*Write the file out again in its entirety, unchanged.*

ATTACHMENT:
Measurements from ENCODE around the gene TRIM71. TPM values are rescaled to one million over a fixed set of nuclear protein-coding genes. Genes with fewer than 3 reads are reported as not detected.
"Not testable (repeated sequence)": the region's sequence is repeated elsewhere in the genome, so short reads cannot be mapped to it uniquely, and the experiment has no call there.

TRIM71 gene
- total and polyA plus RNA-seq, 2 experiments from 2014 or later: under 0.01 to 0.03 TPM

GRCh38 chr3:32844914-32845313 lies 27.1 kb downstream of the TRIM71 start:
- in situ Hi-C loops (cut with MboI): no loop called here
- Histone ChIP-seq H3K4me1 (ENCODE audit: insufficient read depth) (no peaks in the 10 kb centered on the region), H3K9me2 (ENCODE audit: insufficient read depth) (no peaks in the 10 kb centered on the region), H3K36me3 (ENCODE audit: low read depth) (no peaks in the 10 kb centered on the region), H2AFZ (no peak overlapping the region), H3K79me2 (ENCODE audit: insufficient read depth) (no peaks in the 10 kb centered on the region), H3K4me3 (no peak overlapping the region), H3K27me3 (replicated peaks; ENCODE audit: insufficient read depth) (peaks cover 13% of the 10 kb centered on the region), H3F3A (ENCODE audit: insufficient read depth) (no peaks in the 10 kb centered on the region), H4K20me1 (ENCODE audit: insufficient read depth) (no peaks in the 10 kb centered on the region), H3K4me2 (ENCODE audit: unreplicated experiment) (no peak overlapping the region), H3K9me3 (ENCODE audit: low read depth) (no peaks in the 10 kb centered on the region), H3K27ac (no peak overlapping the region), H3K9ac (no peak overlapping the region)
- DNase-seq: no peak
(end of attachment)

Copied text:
Measurements from ENCODE around the gene TRIM71. TPM values are rescaled to one million over a fixed set of nuclear protein-coding genes. Genes with fewer than 3 reads are reported as not detected.
"Not testable (repeated sequence)": the region's sequence is repeated elsewhere in the genome, so short reads cannot be mapped to it uniquely, and the experiment has no call there.

TRIM71 gene
- total and polyA plus RNA-seq, 2 experiments from 2014 or later: under 0.01 to 0.03 TPM

GRCh38 chr3:32844914-32845313 lies 27.1 kb downstream of the TRIM71 start:
- in situ Hi-C loops (cut with MboI): no loop called here
- Histone ChIP-seq H3K4me1 (ENCODE audit: insufficient read depth) (no peaks in the 10 kb centered on the region), H3K9me2 (ENCODE audit: insufficient read depth) (no peaks in the 10 kb centered on the region), H3K36me3 (ENCODE audit: low read depth) (no peaks in the 10 kb centered on the region), H2AFZ (no peak overlapping the region), H3K79me2 (ENCODE audit: insufficient read depth) (no peaks in the 10 kb centered on the region), H3K4me3 (no peak overlapping the region), H3K27me3 (replicated peaks; ENCODE audit: insufficient read depth) (peaks cover 13% of the 10 kb centered on the region), H3F3A (ENCODE audit: insufficient read depth) (no peaks in the 10 kb centered on the region), H4K20me1 (ENCODE audit: insufficient read depth) (no peaks in the 10 kb centered on the region), H3K4me2 (ENCODE audit: unreplicated experiment) (no peak overlapping the region), H3K9me3 (ENCODE audit: low read depth) (no peaks in the 10 kb centered on the region), H3K27ac (no peak overlapping the region), H3K9ac (no peak overlapping the region)
- DNase-seq: no peak